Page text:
Clause 3 — Legal qualifications

Part of Orders of the Day — Constitutional Reform Bill [Lords] — 1st Allotted Day – in the House of Commons at 10:00 pm on 31st January 2005.

Alert me about debates like this

Photo of Chris Leslie Chris Leslie Parliamentary Under-Secretary (Department for Constitutional Affairs) 10:00 pm, 31st January 2005

It has been useful to hear the arguments adduced in favour of clause 3, because, as with clause 2, they are thin and threadbare. Indeed, clause 3 is a step backwards in time. There is no statutory requirement at present for the Lord Chancellor to be a lawyer. That is simply a convention. Enshrining in statute a requirement for 12 years of senior legal practice or two years' experience as a judge makes the process of appointment more rigid and less flexible. It is strange that none of the Members who spoke in favour of clause 3 could suggest why the reformed office of Lord Chancellor, even if they do not like the way in which will be shaped, should be different from the post of Health Secretary or Education Secretary. The shadow Health Secretary, Mr. Lansley, has no medical qualifications, yet he would make health inspector appointments. The shadow Education Secretary, Mr. Collins, has no teaching qualifications, yet he hopes to make school inspector appointments. It is not axiomatic that the person holding the ministerial job of Lord Chancellor should have legal qualifications.

My hon. Friend Keith Vaz said that it is desirable that the Lord Chancellor is a lawyer, but he accepted that clause 3 is too rigid. Conversely, my hon. Friend Mr. Simon argued that it might even be better if that individual were not a lawyer so we do not have what he characterised as a producer interest in the post. I do not seek to say whether it is, or is not, a good thing, but I dislike the mandatory requirement for the post to be held by an individual with a particular qualification.

My hon. Friend the Member for Birmingham, Erdington argued that anyone could become Prime Minister or Home Secretary. It is almost like the famous American dream: "One day, even you, young fellow my lad, could grow up to be President of the United States." What that individual needs is character, integrity, strength of judgment and so forth. We should recognise the fact that the ministerial post of Lord Chancellor belongs not to a certain profession, but to all the people. Legislation should not set in stone such unnecessary exclusivity. We know what the qualifications for that ministerial office need to be: competence, judgment, character and accountability.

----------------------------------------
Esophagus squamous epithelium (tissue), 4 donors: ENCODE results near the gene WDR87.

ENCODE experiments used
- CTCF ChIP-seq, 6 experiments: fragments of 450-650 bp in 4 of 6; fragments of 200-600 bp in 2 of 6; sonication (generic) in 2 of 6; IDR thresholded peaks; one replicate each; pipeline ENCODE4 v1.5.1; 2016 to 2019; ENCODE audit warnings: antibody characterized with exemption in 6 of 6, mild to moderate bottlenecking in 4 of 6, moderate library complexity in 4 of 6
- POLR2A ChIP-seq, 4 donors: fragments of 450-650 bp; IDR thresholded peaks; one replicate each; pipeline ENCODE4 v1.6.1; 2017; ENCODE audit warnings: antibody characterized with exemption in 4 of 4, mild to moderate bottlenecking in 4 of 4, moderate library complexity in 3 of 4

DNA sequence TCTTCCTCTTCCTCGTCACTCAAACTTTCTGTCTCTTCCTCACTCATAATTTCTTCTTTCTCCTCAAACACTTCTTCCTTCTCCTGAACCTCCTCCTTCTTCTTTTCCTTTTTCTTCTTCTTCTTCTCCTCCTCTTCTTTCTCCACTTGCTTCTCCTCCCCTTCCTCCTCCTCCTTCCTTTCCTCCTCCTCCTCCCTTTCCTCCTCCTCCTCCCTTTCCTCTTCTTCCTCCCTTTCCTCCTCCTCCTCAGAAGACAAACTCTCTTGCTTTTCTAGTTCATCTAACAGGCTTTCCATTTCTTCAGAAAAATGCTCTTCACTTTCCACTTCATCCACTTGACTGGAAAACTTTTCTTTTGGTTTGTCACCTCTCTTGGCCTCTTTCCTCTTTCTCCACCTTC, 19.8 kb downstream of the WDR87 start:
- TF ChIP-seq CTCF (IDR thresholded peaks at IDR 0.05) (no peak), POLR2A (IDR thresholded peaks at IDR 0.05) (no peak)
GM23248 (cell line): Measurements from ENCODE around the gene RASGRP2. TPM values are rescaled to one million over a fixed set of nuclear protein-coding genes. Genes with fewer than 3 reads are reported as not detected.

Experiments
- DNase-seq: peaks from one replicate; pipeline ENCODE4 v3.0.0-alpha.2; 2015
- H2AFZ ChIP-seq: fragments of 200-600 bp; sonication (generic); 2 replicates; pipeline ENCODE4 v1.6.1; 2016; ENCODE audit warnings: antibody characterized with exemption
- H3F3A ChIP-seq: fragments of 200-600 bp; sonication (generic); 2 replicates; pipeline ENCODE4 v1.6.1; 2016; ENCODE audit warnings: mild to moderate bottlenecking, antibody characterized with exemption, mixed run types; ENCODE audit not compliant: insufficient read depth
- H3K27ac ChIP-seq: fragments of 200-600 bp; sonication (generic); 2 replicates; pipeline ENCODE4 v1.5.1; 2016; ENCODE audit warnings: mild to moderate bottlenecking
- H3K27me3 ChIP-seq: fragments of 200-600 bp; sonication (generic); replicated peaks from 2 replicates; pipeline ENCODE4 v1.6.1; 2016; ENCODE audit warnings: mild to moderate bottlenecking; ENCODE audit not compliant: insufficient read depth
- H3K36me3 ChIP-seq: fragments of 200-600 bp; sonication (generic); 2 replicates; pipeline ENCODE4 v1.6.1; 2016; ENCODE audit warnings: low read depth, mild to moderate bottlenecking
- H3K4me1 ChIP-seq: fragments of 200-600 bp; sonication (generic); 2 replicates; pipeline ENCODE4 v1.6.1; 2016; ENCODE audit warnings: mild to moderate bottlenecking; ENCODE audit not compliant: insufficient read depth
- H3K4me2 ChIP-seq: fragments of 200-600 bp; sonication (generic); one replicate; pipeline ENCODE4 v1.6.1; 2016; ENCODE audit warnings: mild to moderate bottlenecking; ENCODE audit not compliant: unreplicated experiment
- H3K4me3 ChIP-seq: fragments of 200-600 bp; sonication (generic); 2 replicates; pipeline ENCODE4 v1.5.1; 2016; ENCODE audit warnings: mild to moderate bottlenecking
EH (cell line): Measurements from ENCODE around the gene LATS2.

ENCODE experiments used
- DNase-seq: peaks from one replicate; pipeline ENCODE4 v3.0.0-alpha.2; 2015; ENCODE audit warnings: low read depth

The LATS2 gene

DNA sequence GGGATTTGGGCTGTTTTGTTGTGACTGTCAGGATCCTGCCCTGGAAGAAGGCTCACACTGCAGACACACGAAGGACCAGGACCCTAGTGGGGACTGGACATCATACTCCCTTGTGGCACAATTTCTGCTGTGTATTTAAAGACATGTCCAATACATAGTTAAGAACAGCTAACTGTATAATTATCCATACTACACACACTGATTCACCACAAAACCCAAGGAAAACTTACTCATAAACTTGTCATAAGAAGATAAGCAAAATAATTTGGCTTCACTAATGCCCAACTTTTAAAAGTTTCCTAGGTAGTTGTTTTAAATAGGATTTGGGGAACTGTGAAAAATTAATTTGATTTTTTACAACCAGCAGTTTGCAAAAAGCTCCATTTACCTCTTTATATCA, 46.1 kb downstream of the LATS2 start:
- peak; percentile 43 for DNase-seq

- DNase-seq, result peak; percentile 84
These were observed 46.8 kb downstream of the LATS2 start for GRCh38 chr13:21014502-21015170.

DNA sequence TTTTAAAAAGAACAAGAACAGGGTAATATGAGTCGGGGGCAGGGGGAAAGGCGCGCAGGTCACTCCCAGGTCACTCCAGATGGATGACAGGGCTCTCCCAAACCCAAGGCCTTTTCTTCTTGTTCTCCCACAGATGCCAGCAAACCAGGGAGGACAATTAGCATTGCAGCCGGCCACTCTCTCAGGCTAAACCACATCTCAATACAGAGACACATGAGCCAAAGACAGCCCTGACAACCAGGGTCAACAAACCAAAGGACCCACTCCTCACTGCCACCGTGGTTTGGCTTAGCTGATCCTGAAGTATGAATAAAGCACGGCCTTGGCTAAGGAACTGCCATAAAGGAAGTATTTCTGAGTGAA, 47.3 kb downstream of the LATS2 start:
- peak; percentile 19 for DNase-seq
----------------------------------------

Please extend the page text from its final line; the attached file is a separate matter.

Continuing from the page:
Mr. Redwood asked whether the Prime Minister would appoint lawyers in future. My answer is that he must ask him at Prime Minister's Question Time, but the Prime Minister will certainly be held accountable for any appointment that was deemed to be irrational or illogical, or involved not appointing the right person for the job.

Given the reformed status of the office of the Lord Chancellor and the fact that that individual will no longer be head of the judiciary or a Law Lord who sits as a judge, the post holder can sit in either House of Parliament. There is no longer a rational requirement for any legal qualification, and I hope that the Committee will reject clause 3.